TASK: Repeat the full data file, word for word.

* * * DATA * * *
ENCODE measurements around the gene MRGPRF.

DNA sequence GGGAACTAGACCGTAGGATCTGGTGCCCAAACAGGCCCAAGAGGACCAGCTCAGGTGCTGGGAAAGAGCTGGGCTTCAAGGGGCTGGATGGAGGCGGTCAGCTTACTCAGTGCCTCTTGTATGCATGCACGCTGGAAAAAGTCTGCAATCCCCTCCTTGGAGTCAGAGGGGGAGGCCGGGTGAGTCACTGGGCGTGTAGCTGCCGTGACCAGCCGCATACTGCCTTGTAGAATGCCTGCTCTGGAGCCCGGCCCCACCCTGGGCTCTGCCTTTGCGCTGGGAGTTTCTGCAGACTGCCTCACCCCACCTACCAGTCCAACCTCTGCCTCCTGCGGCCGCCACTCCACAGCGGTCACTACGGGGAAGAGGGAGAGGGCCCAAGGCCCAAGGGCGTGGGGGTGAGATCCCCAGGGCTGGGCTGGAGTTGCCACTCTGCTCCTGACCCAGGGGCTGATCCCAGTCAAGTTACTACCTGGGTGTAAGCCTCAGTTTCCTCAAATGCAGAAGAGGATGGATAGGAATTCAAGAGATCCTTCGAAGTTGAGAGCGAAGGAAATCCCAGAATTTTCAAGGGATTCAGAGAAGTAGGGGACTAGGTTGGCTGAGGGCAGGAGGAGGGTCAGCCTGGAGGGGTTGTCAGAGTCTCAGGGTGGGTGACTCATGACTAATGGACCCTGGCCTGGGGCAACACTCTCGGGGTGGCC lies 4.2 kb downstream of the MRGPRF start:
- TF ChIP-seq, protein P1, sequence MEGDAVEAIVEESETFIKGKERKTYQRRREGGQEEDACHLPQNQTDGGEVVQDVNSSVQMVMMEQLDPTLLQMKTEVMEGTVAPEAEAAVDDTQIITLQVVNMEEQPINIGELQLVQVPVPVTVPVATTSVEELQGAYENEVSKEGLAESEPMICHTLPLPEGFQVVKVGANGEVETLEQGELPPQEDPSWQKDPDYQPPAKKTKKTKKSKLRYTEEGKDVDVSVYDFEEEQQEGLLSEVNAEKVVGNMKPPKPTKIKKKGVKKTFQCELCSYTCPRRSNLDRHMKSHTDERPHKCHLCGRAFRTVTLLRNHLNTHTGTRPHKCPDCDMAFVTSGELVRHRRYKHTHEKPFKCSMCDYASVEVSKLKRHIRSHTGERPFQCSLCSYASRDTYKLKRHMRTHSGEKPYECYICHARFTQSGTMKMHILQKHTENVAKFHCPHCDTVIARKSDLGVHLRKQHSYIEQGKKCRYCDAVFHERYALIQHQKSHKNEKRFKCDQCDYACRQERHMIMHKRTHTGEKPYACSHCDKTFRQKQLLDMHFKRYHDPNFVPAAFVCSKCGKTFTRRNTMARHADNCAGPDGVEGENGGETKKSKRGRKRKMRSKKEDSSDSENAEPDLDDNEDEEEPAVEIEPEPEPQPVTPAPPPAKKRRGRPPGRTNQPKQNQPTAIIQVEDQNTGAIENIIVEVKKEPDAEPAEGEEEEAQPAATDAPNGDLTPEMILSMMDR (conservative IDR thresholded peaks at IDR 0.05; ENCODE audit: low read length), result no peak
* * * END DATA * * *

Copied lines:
ENCODE measurements around the gene MRGPRF.

DNA sequence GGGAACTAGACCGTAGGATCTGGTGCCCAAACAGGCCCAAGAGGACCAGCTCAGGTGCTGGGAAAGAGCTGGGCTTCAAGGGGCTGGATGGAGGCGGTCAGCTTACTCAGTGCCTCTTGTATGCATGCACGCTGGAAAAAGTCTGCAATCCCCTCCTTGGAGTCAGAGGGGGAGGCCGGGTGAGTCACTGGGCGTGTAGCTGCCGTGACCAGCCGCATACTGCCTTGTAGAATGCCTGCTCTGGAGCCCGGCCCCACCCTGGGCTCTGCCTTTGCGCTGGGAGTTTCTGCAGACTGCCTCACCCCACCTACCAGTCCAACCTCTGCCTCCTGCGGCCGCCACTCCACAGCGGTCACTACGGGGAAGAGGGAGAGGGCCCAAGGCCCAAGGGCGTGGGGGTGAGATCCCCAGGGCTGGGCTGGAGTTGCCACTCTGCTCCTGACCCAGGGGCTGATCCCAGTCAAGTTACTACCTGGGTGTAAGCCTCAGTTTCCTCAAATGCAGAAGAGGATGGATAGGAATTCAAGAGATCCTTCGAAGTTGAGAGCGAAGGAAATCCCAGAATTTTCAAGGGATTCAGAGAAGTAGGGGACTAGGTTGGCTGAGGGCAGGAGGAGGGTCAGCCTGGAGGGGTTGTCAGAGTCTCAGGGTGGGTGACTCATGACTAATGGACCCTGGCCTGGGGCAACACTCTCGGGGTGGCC lies 4.2 kb downstream of the MRGPRF start:
- TF ChIP-seq, protein P1, sequence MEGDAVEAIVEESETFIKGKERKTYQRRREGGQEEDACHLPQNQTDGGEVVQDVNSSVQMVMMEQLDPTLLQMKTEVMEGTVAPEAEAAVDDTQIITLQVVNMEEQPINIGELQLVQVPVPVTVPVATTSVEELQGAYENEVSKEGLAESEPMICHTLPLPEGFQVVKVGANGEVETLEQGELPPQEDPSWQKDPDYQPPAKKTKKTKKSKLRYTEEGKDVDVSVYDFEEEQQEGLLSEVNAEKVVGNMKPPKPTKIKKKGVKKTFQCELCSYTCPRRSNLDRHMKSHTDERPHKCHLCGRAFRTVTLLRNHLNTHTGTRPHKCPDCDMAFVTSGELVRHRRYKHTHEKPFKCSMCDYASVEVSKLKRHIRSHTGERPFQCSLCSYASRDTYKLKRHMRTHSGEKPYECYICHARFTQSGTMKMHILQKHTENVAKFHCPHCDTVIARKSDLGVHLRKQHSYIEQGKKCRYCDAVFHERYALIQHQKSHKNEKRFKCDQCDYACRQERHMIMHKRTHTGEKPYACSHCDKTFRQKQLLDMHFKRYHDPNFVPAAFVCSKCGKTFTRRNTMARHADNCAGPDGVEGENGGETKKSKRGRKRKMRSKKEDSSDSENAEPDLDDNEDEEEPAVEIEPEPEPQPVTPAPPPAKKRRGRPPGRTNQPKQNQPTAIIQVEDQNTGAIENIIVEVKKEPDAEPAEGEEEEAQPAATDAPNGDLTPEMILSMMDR (conservative IDR thresholded peaks at IDR 0.05; ENCODE audit: low read length), result no peak